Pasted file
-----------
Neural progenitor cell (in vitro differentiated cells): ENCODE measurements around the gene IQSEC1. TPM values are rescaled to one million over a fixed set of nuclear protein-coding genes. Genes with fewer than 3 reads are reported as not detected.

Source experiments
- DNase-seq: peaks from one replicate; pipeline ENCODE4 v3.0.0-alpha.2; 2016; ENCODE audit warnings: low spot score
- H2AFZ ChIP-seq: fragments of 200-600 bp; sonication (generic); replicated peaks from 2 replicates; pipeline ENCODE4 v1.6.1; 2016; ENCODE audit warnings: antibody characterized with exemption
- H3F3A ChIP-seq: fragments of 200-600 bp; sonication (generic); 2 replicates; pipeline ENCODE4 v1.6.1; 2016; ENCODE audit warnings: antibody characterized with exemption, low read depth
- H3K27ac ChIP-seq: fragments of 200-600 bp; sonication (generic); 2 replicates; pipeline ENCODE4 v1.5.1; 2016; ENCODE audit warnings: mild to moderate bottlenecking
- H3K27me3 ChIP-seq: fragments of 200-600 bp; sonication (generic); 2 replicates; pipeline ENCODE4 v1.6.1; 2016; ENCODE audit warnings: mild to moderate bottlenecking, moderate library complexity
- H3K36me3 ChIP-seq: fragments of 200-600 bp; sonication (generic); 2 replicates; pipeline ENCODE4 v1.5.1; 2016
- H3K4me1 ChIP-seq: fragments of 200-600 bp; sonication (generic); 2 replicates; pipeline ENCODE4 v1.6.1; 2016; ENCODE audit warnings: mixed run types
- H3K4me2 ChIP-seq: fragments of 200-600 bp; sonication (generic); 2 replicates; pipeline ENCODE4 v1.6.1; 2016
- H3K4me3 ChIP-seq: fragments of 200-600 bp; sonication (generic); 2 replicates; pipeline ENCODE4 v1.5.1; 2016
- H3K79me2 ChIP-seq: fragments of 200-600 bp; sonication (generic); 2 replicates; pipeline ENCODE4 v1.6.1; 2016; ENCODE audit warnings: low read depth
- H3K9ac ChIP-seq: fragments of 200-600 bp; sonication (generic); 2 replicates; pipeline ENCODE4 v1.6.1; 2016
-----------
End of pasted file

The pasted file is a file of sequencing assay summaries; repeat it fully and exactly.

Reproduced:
Neural progenitor cell (in vitro differentiated cells): ENCODE measurements around the gene IQSEC1. TPM values are rescaled to one million over a fixed set of nuclear protein-coding genes. Genes with fewer than 3 reads are reported as not detected.

Source experiments
- DNase-seq: peaks from one replicate; pipeline ENCODE4 v3.0.0-alpha.2; 2016; ENCODE audit warnings: low spot score
- H2AFZ ChIP-seq: fragments of 200-600 bp; sonication (generic); replicated peaks from 2 replicates; pipeline ENCODE4 v1.6.1; 2016; ENCODE audit warnings: antibody characterized with exemption
- H3F3A ChIP-seq: fragments of 200-600 bp; sonication (generic); 2 replicates; pipeline ENCODE4 v1.6.1; 2016; ENCODE audit warnings: antibody characterized with exemption, low read depth
- H3K27ac ChIP-seq: fragments of 200-600 bp; sonication (generic); 2 replicates; pipeline ENCODE4 v1.5.1; 2016; ENCODE audit warnings: mild to moderate bottlenecking
- H3K27me3 ChIP-seq: fragments of 200-600 bp; sonication (generic); 2 replicates; pipeline ENCODE4 v1.6.1; 2016; ENCODE audit warnings: mild to moderate bottlenecking, moderate library complexity
- H3K36me3 ChIP-seq: fragments of 200-600 bp; sonication (generic); 2 replicates; pipeline ENCODE4 v1.5.1; 2016
- H3K4me1 ChIP-seq: fragments of 200-600 bp; sonication (generic); 2 replicates; pipeline ENCODE4 v1.6.1; 2016; ENCODE audit warnings: mixed run types
- H3K4me2 ChIP-seq: fragments of 200-600 bp; sonication (generic); 2 replicates; pipeline ENCODE4 v1.6.1; 2016
- H3K4me3 ChIP-seq: fragments of 200-600 bp; sonication (generic); 2 replicates; pipeline ENCODE4 v1.5.1; 2016
- H3K79me2 ChIP-seq: fragments of 200-600 bp; sonication (generic); 2 replicates; pipeline ENCODE4 v1.6.1; 2016; ENCODE audit warnings: low read depth
- H3K9ac ChIP-seq: fragments of 200-600 bp; sonication (generic); 2 replicates; pipeline ENCODE4 v1.6.1; 2016